VALENTINO COUTURE SS17

An haute couture fashion week is never complete without the Valentino show, ending the week with the perfect note, always. Pierpaolo’s first solo take on the label’s couture collection resulted in an interminable round of applause. First, I have to mention that this is the only show that requested a minute of silence in memory...

An haute couture fashion week is never complete without the Valentino show, ending the week with the perfect note, always. Pierpaolo’s first solo take on the label’s couture collection resulted in an interminable round of applause.

First, I have to mention that this is the only show that requested a minute of silence in memory of the iconic Franca Sozzani, what a beautiful gesture, I spotted tears in the eyes of many of the editors in the room. It’s important to remember that fashion is mostly about these people that shaped the industry and empowered others to do so. Franca Sozzani, it’s my turn to say that as an Arab, I’m forever grateful for your incredible support to our emerging designers, you were one of the first to do so, especially for the current young talents.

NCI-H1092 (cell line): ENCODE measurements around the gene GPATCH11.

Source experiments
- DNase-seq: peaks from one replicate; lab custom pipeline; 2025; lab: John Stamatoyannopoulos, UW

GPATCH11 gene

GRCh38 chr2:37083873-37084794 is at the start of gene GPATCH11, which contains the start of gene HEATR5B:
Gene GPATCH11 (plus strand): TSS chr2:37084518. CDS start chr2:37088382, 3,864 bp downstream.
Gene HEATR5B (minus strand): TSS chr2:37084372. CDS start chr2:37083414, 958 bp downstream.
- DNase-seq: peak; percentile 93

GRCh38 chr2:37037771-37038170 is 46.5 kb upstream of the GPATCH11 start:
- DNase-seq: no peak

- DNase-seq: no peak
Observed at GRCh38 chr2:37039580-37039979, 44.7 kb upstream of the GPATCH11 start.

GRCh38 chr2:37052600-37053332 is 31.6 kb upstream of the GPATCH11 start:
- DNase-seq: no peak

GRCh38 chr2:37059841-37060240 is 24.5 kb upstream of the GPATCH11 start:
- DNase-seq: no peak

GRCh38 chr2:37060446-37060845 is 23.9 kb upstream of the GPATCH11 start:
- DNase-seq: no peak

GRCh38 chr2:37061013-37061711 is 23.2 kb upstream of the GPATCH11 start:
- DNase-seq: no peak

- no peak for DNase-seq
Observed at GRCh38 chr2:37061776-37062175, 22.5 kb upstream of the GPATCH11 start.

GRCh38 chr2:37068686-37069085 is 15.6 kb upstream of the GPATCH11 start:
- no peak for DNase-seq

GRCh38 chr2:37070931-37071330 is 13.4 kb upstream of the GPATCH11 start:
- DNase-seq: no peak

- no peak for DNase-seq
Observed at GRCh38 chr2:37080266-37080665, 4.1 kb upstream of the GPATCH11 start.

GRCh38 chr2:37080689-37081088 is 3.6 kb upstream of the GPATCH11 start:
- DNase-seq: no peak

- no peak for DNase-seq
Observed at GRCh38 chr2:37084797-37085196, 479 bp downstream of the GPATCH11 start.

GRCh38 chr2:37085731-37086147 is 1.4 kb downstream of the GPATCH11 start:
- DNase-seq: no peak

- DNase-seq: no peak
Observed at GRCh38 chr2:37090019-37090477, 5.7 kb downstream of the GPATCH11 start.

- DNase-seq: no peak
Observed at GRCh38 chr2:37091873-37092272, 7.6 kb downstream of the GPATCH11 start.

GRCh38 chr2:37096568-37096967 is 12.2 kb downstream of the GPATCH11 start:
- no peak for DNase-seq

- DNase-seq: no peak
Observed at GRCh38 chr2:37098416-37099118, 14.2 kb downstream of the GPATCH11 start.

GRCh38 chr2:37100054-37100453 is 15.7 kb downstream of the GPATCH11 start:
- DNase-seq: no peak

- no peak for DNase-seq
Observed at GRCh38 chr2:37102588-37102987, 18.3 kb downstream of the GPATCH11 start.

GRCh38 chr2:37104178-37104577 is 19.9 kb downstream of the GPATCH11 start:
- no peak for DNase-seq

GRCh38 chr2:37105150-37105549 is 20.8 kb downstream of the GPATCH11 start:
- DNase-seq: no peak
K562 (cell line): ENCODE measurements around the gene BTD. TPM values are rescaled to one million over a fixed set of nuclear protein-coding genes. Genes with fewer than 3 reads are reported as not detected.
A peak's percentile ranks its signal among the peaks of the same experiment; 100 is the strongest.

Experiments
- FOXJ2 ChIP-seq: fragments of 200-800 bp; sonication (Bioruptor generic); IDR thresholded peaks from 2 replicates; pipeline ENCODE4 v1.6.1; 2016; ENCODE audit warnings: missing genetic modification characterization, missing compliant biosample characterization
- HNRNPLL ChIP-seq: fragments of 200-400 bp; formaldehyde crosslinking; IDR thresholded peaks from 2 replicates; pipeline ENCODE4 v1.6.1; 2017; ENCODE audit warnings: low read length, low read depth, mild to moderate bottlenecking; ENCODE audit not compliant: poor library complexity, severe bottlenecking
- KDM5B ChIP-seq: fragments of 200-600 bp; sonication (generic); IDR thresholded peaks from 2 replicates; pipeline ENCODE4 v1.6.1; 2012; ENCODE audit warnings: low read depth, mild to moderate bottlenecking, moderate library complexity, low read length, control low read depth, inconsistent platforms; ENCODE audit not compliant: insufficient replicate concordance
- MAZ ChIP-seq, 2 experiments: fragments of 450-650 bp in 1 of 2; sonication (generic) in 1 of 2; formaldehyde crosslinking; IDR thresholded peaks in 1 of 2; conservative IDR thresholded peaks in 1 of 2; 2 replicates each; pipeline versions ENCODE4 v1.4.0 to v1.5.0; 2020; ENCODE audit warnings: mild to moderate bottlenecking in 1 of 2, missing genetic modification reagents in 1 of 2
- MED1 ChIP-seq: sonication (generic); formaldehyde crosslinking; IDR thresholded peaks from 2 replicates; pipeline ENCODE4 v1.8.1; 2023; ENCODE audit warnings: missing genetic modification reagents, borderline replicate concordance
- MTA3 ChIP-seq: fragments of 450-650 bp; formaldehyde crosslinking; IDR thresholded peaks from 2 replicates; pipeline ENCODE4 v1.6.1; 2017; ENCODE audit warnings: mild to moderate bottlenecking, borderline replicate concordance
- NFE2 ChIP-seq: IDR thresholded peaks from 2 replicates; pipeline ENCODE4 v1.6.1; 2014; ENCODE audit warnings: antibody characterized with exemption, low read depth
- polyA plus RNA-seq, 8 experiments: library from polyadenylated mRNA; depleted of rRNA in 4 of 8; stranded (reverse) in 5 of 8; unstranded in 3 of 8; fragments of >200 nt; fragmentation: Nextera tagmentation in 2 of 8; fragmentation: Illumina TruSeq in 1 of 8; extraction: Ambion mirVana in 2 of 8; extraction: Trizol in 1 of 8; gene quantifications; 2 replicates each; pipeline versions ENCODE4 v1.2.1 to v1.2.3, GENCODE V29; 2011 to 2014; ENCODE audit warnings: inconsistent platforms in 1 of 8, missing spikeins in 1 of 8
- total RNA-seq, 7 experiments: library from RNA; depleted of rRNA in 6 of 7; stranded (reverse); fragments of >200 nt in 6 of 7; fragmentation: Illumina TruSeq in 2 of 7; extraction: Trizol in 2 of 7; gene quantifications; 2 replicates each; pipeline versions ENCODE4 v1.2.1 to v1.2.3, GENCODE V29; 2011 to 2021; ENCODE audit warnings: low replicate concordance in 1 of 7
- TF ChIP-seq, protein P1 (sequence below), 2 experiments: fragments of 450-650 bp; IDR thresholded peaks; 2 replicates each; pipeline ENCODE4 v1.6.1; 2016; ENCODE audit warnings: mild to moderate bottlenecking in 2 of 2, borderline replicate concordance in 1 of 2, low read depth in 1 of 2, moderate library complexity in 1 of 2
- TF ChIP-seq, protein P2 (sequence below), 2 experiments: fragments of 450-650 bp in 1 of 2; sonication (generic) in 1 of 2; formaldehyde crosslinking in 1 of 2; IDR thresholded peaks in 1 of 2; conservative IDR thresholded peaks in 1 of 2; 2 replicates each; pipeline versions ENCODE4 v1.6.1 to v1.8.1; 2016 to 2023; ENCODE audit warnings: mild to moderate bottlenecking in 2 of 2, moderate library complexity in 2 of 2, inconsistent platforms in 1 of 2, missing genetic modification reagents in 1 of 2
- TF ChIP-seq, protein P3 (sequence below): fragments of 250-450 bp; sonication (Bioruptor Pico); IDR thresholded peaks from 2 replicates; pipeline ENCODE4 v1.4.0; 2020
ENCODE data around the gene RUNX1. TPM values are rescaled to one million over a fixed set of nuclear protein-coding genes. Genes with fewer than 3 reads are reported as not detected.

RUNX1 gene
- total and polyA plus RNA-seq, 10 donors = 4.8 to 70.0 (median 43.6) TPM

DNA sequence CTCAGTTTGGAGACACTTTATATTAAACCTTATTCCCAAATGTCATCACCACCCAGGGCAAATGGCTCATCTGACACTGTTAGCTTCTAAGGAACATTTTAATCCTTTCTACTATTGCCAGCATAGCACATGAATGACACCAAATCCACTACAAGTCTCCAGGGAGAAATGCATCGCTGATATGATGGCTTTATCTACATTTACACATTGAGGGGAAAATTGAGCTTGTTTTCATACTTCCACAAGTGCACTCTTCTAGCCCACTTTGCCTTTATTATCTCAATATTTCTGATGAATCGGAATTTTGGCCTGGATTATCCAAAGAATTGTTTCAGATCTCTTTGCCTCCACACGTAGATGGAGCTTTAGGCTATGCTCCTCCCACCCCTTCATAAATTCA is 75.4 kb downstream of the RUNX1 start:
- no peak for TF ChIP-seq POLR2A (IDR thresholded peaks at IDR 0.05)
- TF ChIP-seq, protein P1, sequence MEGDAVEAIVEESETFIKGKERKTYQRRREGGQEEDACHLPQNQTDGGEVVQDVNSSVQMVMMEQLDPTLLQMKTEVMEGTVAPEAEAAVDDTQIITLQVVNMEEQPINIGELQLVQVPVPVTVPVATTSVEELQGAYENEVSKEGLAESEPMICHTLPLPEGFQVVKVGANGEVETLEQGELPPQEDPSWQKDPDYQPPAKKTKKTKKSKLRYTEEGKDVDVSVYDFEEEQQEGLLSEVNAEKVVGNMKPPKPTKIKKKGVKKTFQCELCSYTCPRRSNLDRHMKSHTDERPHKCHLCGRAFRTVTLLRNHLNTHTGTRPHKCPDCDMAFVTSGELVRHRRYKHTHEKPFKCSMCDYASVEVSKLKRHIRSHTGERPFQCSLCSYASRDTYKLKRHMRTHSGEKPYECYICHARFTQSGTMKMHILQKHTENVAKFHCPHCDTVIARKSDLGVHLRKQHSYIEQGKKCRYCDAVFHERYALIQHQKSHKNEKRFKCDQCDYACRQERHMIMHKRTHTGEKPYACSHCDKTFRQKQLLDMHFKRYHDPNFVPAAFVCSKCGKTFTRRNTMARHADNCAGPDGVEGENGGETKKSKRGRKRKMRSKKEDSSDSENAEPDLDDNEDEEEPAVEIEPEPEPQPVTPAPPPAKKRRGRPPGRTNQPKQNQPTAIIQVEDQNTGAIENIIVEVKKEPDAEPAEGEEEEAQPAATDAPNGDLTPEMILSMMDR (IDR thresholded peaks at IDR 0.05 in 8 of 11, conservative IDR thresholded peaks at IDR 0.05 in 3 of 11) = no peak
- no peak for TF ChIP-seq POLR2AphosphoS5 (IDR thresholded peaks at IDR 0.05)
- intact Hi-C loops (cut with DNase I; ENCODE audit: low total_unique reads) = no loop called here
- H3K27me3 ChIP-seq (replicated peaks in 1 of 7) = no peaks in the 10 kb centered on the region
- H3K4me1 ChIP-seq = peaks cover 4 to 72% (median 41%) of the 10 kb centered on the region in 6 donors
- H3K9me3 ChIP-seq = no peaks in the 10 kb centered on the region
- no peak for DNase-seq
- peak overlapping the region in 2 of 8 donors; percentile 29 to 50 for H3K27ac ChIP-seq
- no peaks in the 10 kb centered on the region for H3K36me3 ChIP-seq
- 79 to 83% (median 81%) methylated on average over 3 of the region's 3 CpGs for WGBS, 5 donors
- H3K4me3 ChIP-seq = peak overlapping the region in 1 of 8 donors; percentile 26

If we had to spot two main sewing elements that really marked the show, I would say the use of pleats and ruffles. The majority of the gowns that walked the runway were floor-length and felt so light, airy as if the creative Director meant to bring a breeze to the world of Couture. In his own words, this collection celebrates the essence of Haute Couture. A wonderful way to start his solo Haute Couture journey with the Maison.

Going back to the pleats, I have to say it was a very strong elements. I loved how we saw beaded pleats, printed pleats, but also pleats created using thicker fabrics like taffeta. One of my favorite dresses has a cape entirely made of pleats, contrasting with the frontal part of the dresses, genius. The ballet-shaped ruffle gowns reminded us of the savoir-faire of the house, and how every single stitch is handmade for Couture collection.

And because Couture is never complete without a little spark le, many gowns were embroidered using metallic threads or made of entirely beaded patterns. We love.

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